Researchers have reported that race may influence a woman's risk of having cervical cancer from Human papillomavirus (HPV).
The study conducted by Fu Xi, at the University of Washington in Seattle, US, and his colleagues to find out how race may influence vulnerability to HPV revealed that a variant of the HPV from a particular geographical region would infect a woman longer if her ancestors come from the same region.
HPV is common infection in about 50% of sexually active women aged between 18 and 22. Though the body's immune system clears up the infection, some may remain to cause cervical cancer.
The study was conducted for a period of 2 years in over a 1000 women infected with the virus. Samples from each patient's cervical swab involved in the study were analyzed to determine the genetic code to trace the region from which it evolved.
Rob DeSalle, an expert in evolutionary genetics at the American Museum of Natural History in New York states that its possible to trace the evolutionary history HPV as it maintains its evolutionary history, unlike HIV which mutates rapidly leading to loss of evolutionary information.
In their study, researchers found that infections linked to the European variant of the HPV-16 strain persisted for about 17 months on average in white women while they last only 13 months on average in African-American women. Similarly infections of African variants were found to last longer in African-American women than white women.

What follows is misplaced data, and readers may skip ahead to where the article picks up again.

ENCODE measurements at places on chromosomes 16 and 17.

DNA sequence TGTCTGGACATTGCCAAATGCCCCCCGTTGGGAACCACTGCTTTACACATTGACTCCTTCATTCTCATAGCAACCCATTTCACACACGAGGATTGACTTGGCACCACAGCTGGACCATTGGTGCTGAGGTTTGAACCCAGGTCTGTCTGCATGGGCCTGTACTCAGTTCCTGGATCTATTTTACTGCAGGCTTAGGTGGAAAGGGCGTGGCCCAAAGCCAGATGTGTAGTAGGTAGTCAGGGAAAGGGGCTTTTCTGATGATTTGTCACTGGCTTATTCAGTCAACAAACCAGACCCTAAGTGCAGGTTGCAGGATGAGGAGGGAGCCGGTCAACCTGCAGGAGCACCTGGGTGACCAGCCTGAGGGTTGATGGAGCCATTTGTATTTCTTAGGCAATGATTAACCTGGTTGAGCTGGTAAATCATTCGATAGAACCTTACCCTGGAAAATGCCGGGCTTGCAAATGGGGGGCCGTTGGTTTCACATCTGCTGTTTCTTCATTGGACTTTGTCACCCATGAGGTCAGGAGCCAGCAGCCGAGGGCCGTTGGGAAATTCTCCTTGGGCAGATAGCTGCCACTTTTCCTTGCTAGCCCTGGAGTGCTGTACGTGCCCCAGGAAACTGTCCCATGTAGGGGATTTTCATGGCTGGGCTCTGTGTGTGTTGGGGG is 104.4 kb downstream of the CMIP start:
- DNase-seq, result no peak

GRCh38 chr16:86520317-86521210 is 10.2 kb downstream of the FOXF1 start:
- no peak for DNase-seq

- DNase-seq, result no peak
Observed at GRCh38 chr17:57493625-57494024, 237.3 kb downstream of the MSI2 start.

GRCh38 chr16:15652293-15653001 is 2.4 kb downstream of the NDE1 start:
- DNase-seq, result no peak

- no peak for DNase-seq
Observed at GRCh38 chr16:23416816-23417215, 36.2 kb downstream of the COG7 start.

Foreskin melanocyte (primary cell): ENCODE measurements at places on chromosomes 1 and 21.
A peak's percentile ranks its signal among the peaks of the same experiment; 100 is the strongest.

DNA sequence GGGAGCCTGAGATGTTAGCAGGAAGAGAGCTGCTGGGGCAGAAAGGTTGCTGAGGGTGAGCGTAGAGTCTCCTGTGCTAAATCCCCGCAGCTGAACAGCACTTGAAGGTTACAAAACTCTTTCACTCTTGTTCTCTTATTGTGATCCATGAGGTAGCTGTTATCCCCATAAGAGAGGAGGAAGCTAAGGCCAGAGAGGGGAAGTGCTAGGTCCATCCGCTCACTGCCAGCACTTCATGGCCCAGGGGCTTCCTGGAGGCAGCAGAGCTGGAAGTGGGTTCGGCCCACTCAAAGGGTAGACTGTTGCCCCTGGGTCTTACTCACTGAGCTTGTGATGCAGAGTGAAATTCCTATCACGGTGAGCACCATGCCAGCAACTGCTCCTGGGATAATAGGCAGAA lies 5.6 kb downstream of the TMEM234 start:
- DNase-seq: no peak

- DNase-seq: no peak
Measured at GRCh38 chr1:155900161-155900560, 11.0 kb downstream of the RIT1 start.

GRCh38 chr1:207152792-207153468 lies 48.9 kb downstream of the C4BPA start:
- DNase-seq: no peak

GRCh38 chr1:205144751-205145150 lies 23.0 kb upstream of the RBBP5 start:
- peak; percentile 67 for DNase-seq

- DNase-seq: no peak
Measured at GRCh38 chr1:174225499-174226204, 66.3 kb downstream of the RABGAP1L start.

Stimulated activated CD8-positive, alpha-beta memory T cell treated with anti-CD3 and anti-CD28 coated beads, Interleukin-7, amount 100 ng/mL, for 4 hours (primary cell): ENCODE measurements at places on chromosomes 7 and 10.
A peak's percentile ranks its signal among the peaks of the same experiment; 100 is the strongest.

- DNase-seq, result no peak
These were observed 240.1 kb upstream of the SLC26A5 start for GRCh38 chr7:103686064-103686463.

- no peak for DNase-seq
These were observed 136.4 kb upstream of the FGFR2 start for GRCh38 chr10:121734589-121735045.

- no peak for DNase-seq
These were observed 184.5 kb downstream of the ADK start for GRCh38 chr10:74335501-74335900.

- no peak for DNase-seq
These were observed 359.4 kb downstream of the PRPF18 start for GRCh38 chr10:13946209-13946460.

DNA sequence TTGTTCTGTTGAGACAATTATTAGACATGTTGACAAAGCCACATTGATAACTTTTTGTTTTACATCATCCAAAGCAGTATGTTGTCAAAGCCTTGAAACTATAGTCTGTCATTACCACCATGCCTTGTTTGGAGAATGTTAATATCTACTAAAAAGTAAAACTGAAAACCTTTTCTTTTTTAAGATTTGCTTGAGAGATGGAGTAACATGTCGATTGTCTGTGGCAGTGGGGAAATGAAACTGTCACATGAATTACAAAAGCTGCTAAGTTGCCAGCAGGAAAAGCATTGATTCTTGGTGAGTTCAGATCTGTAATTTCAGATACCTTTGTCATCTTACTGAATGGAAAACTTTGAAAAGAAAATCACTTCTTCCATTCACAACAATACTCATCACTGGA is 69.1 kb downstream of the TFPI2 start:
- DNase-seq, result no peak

The virus adapting to the genetic makeup of the local human population is thought to be the cause for variants of a certain origin being better suited to infect women with ancestors from the same place even though exact cause is still not known.
The findings of the study are in contrast to other studies that have found non-European variants of HPV to be more likely to cause cancer in white women than European ones, but Xi says the previous studies are too small to be definitive.
The findings of this study linking race to cancer risk could be helpful in preventing the cervical cancer as knowing the variant of the disease would make a women be more mindful of the infection leading to better followup care.